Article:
So he goes out and gets Tamar. Tamar and Er get married. Er, we're told, was also not a good guy, and so wicked that it just says God killed him. There you go. There's food for thought. He was so wicked God put an end to him. It's what you do. He made you; he can do that. Anyway, in that culture, the brother would then marry the wife. I know that's crazy and weird and really uncomfortable to think about, but that was just normal at that time.

Judah went and basically said, "Hey, I'm not going to give you my son, but someday when my other son gets old enough I'll come back, and we're going to get you married, Tamar." Tamar is going, "Who's going to provide for me?" He's like, "Just go back and live with your family and your parents. I'll come get you whenever my youngest son gets of age." Again, it's so creepy and weird to think about, but that was the story.

Tamar is over there living life. She's with her parents. She's like, "Yeah, I'm here. Judah is going to come get me when the young boy gets of age," and it never happens. He gives that other child away, and he gets married. She's left going, "What do I do?" So she dresses up as a prostitute and goes up on the road. She knows that Judah was out and he was in heat. She posed on the side of the road as a prostitute. She totally veiled herself. Judah goes and has sex with his daughter-in-law whose husband was dead. His wife was dead. It doesn't make it any less creepy.

In his defense, she was dressed as a prostitute, but whenever your defense includes, "Well, she was dressed as a prostitute," it's not a great defense to stand on. Time goes on, and three months go by, we're told, and she's pregnant with her father-in-law's babies. Judah, before he knew they were his babies, finds out, "Hey, your daughter-in-law has been sleeping around, been unfaithful," and he's like, "We need to bring her into the city square and burn her alive." That's what he responds with.

Then she shows up and says, "Hey, the man whose staff I took whenever we were sleeping together is the father of the children." Judah realized, "That's my staff. Oh no. I'm in trouble. Everything is fine. We'll get a game plan in place." But this was the person. So not only do you have that added, you have incest. In the family line, this was one of the more uncomfortable, scandalous parts of the line of Jesus.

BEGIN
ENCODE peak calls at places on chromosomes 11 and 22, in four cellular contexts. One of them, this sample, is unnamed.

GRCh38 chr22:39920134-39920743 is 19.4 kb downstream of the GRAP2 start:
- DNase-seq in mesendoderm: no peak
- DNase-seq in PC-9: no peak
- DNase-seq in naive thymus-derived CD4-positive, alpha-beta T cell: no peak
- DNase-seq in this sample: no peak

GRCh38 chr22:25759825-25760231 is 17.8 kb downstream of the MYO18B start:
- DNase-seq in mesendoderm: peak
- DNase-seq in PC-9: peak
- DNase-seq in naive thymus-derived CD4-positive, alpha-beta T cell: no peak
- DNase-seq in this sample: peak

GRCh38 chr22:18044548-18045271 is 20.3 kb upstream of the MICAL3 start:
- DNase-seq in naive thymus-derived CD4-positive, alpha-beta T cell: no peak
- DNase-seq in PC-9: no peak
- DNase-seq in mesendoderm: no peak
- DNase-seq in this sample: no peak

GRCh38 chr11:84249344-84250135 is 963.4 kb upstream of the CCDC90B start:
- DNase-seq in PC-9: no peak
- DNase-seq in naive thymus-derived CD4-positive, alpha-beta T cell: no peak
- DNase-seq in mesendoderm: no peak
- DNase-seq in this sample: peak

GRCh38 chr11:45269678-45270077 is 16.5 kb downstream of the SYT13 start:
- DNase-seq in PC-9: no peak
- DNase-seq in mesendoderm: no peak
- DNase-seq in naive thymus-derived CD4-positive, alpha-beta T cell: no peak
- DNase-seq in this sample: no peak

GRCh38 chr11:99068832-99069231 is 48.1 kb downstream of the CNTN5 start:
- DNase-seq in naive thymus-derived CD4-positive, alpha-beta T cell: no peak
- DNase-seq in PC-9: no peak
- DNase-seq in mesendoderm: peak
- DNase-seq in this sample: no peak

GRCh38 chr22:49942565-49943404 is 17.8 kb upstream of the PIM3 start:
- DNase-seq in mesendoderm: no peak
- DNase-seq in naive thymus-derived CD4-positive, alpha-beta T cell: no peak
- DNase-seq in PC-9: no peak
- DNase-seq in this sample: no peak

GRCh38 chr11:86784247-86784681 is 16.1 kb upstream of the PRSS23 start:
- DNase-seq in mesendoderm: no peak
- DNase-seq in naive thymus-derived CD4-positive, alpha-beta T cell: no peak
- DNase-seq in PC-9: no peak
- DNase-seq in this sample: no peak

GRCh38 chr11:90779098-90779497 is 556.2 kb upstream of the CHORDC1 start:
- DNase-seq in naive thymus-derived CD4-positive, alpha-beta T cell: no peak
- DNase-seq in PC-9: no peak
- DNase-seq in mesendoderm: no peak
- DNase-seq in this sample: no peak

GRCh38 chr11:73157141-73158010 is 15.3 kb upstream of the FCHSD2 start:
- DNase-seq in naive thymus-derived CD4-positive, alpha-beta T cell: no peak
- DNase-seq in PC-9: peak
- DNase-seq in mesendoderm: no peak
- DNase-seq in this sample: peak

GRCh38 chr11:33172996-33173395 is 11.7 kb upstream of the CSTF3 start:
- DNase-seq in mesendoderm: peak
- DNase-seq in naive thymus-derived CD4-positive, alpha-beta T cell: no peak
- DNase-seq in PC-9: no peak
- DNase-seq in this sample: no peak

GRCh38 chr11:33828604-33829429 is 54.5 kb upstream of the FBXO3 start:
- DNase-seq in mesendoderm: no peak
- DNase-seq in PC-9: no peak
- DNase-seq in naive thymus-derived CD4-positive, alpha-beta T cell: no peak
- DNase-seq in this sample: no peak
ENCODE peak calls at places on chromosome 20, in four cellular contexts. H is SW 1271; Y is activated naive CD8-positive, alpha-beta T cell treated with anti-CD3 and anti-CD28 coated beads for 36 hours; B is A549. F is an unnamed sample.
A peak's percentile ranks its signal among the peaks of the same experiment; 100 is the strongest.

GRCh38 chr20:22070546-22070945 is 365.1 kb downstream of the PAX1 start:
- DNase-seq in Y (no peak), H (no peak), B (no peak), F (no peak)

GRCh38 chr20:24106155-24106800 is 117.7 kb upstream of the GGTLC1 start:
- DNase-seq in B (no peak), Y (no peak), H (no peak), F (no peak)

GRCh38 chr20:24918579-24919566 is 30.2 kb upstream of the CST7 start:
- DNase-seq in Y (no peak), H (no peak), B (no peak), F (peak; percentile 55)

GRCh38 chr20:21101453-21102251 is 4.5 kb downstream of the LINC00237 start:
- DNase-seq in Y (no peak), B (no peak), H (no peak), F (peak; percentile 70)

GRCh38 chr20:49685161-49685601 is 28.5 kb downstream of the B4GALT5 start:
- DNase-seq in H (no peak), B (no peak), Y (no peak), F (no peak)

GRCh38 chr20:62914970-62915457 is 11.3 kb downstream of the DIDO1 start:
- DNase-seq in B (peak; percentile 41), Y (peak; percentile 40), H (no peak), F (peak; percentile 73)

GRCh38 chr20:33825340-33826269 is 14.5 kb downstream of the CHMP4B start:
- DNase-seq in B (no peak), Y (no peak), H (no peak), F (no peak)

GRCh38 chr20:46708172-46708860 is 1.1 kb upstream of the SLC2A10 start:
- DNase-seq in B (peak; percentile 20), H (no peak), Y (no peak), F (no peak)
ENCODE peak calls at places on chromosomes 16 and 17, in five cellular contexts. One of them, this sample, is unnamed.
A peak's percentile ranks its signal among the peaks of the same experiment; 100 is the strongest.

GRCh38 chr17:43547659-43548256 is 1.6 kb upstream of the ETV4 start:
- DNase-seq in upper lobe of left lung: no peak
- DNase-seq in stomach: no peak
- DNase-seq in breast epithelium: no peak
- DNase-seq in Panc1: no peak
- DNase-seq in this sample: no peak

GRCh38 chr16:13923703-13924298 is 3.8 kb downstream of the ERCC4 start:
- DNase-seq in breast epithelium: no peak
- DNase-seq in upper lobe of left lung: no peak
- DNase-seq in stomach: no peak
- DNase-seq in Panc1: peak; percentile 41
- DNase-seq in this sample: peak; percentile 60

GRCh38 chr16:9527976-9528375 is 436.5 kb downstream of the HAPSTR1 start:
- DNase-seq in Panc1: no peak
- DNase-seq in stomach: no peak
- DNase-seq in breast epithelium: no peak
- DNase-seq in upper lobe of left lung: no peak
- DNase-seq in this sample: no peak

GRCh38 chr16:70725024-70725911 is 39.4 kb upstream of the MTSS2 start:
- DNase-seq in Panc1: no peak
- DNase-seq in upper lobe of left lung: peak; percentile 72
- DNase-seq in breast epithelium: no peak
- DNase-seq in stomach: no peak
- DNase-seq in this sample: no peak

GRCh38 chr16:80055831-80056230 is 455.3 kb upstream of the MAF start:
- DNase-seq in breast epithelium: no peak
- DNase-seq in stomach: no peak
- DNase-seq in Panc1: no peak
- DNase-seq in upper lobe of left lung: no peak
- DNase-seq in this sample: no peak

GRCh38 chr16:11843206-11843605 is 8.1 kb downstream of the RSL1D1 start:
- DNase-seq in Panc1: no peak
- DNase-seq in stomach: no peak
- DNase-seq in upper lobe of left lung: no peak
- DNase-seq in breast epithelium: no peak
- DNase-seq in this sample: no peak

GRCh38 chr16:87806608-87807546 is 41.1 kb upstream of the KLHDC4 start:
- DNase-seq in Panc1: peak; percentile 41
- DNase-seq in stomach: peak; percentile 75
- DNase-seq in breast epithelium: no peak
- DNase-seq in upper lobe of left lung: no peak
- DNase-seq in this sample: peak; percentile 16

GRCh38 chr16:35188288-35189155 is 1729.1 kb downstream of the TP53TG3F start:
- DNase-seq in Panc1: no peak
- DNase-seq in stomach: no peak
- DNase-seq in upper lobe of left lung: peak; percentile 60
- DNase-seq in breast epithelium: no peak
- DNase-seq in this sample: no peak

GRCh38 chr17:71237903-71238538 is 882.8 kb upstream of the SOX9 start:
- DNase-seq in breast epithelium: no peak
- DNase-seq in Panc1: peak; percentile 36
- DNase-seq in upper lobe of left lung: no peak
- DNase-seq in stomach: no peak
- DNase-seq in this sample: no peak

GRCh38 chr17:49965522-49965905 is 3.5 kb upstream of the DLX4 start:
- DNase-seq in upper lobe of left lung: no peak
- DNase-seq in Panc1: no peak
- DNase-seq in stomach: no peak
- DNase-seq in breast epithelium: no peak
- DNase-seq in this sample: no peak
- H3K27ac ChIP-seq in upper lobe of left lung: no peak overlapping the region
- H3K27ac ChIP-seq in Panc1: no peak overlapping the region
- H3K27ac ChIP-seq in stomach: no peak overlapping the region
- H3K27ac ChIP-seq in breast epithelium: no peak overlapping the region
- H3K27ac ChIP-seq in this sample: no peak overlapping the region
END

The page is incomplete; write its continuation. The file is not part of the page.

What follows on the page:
So, when you look at who's a part of the family tree of Jesus, you have a liar, you have an incest. What happens next? We're told, "Salmon was the father of Boaz (whose mother was Rahab)." Rahab had a stigma and a nickname attached to her. If you grew up in Sunday school like me, you know this. You saw it on the felt board. It was "Rahab, the prostitute." She wasn't just a prostitute; she was a foreigner, a Canaanite, which basically was a big deal back then.

The Jewish mindset was "God loves the Jews, and he's really focused about us. Give me a J. Give me an E. Give me a W. That's who God is all about." So to have a foreigner was not a great thing, let alone a foreigner who was a prostitute, if you read the story of Joshua. Rahab was this prostitute in this foreign city who God showed favor on. Not just favor in that he allowed her to live (you can go read the story later); favor in that he said, "She is going to be the great-great-great-great-grandma of Jesus, the Savior of the world."

Think about that. If you were Matthew and you're writing this and going out of your way to include Rahab the prostitute, think about how uncomfortable… How uncomfortable would you be if this Thanksgiving…? Maybe some of you guys are dating. You're going over to their house. You're going to go meet the family. It's a big deal. Here we go. We're meeting the family.

While you're hanging out, the family pulls out the family lineage book and some pictures of Grandma and Great-Grandma and all the different stuff. You're going through it, and they go out of their way to highlight, "Oh, this is Beverly. She was a prostitute. She wasn't just any prostitute; she was good at what she did. She made it rain." You would go, "Okay. I am so uncomfortable right now, and I don't know if he's weird or if just everyone here is weird."

That's what Matthew is doing. He's going out of his way to say, "You remember Rahab, the prostitute. That was Grandma." That's who's a part of Jesus' family tree. So add prostitution to the list. Then last week, we covered the story of David. The shade Matthew throws at David in this moment is tremendous. He's doing it intentionally. He says, "David was the father of Solomon (whose mother was Bathsheba, the widow of Uriah)." Matthew, why are you bringing up former marriages right now? Why would you feel like you need to introduce that?

If you were here last week, you heard that David had the moment in his life that was the worst moment of his life where he decided, after going up on the rooftop, being in a place he shouldn't have been, he looks across and sees a naked woman bathing on the rooftop. Probably also not a great thing for her to be doing. He decides, "I want to sleep with her." He goes and gets her, and he's told, "That's Uriah's wife. Uriah is one of your best friends. He's one of your mighty men." David says, "I don't care."

He goes and sleeps with her. He thought it would just be some one-night stand. Oh no. Finds out she's pregnant, and he decides, "I'm going to get my boy Uriah. He's going to come home." "Uriah, good game. I'm going to let you go hang out with your wife for a night," hoping they would sleep together, because that's what you do if you've been gone for a while. Uriah says, "All of my men are fighting at war. I'm not going anywhere."